#1517: Cross-Border Dating; Grupo de Mujeres; Work Challenges For Military Spouses
On this week’s 51%, here from a woman dating afar. Immigrant women find support in a certain group, and moving can mean a career issue for military spouses. I’m Allison Dunne and this is 51%.
If you grew up before the cellphone era, or BCE as some of our younger listeners might think of it, you’ll remember what it was like to actually have to wait in one place for someone to call. This could be really frustrating, and even more so than when it came to the dating world. You could wait around endlessly for the phone to ring, and it might not. In some ways, it seems like we’re talking about the Dark Ages. But you might also think of it as a lost Eden. I mean, today, with all the countless dating apps - Tinder, Bumble, JSwipe, and the list goes on - people are in this frantic holding pattern all the time. Every ping, every vibration, could be a message from the one. It’s exhausting. This next story is about dating in the smartphone age. Actually, it’s about a lot more. Judah Kauffman tells us how one woman from Tel Aviv had to decide between listening to her instincts or trusting an algorithm.
And it’s a story that was brought to us from Judah Kauffman, from Israel Story. Sure, it’s a love story, but it’s a story with a broader message amid all of today’s clamor.
Additional Credits: The original music was written and performed by Ari Wenig. Editing by Julie Subrin, Recorded by Ben Wallick and Paul Ruest and mixed by Sela Waisblum.
Grupo de Mujeres, or Womens' Group, is there for the dignity of the women and their families at the Workers Defense Project. You’re about to hear a few of the women’s stories, produced by John Poyner for Stories from Deep in the Heart, a project of Texas Folklife, for the 2018 Stories Summer Institute series "Immigration and Labor: Stories from the Texas Workforce."
Military families move a lot, which can make it hard for service members’ spouses to maintain steady careers. It's especially difficult in careers like health care that require professional licenses, because those licenses rarely transfer from state to state. Sarah Harris reports.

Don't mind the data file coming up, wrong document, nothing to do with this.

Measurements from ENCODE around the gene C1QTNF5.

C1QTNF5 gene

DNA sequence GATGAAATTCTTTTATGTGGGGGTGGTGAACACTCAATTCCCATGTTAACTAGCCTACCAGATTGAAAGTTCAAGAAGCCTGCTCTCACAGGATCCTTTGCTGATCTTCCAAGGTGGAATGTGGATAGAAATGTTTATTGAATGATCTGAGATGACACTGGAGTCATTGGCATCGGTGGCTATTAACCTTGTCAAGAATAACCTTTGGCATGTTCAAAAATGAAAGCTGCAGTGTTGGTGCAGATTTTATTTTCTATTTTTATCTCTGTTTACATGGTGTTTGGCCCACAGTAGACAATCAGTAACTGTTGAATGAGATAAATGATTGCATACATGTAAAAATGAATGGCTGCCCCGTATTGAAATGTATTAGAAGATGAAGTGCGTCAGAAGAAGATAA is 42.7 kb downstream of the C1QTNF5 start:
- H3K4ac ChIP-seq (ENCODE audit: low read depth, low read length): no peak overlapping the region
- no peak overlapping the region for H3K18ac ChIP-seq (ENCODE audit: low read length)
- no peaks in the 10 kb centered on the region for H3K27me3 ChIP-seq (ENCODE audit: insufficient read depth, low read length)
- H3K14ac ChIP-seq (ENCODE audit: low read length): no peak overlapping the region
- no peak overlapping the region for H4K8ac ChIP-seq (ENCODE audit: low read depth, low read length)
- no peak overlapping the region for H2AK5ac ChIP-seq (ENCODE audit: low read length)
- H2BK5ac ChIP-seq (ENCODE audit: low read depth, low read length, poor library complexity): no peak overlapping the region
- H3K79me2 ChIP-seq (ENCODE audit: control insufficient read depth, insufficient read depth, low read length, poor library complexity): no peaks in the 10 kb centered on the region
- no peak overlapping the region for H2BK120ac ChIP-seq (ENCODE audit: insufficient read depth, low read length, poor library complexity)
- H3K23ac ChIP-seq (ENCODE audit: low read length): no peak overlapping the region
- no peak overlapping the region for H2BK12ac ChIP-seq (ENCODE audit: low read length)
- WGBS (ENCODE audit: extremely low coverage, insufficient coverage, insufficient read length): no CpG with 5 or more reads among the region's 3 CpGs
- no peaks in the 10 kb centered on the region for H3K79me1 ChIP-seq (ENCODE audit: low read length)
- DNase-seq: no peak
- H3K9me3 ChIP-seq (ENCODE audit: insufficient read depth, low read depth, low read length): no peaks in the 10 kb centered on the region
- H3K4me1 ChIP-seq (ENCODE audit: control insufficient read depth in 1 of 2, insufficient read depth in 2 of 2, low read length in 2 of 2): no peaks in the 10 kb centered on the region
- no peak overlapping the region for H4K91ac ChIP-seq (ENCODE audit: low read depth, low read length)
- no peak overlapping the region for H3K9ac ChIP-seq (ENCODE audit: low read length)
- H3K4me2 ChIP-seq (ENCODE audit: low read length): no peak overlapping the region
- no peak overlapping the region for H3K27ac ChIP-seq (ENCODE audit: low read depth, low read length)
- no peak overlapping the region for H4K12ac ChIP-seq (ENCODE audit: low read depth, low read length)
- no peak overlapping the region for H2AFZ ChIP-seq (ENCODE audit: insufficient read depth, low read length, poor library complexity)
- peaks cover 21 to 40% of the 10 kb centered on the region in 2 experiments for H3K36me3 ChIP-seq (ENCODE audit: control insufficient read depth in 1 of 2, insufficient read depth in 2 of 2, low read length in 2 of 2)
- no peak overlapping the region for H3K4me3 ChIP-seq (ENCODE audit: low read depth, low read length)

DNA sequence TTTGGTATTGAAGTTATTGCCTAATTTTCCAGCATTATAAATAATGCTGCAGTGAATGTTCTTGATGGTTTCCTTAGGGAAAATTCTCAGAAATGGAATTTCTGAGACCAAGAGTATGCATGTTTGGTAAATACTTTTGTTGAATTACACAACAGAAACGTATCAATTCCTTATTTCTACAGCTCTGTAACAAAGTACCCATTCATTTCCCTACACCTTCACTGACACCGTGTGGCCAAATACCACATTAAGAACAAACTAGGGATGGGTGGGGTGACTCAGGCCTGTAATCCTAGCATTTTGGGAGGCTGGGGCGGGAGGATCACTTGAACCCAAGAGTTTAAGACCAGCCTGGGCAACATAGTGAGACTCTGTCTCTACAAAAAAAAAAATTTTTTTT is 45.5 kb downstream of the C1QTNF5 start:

This story was produced by the American Homefront Project, a public media collaboration that reports on American military life and veterans. Funding comes from the Corporation for Public Broadcasting.
A large study of first-time moms finds that they are less likely to need a cesarean delivery if labor is induced at 39 weeks rather than waiting for it to start on its own. The results overturn the longtime view that inducing labor raises the risk for a C-section. Two leading OB-GYN doctor groups say it's now reasonable to offer that option to women at low risk of birth complications.
Study participants who were induced were less likely to develop dangerous high blood pressure at the end of pregnancy and reported less pain and a greater sense of control. Babies had fewer respiratory problems and spent less time in the hospital. Results were published by the New England Journal of Medicine.
TOKYO (AP) — A Tokyo medical school has apologized after an internal investigation confirmed that it systematically altered entrance exam scores for years to limit the number of female students and ensure more men became doctors. Tokyo Medical University manipulated all entrance exam results starting in 2006 or even earlier, according to findings released August 7 by lawyers involved in the investigation, confirming recent reports in Japanese media.
The school said the manipulation should not have occurred and would not in the future, and it will consider retroactively admitting those who otherwise would have passed the exams, although it did not explain how it would do so. Nearly 50 percent of Japanese women are college educated — one of the world's highest levels — but they often face discrimination in the workforce. Women also are considered responsible for homemaking, childrearing and elderly care, while men are expected to work long hours and outside care services are limited.
There’s nothing like witnessing a field of fireflies on a stellar summer night. Gone are the days from childhood when capturing fireflies in a jar was a pastime. I know, incredibly ecologically incorrect nowadays. I’d never. As I was slipping into slumber on a recent summer night, there was this odd blinking light in the midst. Yup, you know where this is headed. A firefly had made its way into my room. I enjoyed its presence for a few minutes before ushering it outside. So I was quite attracted to the following story, which tell us that if we’ve noticed more fireflies lighting up our backyards, there’s something to this. Veronica Volk brings us this story about the little summer icon.
For more stories about the region, go to greatlakestoday.org
That’s our show for this week. Thanks to Patrick Garrett for production assistance. Our executive producer is Dr. Alan Chartock. Our theme music is Glow in the Dark by Kevin Bartlett. This show is a national production of Northeast Public Radio. If you’d like to hear this show again, sign up for our podcast, or visit the 51% archives on our web site at wamc.org. And follow us on Twitter @51PercentRadio
“Contributions to 51% #1517 come from the Associated Press. All Rights Reserved.”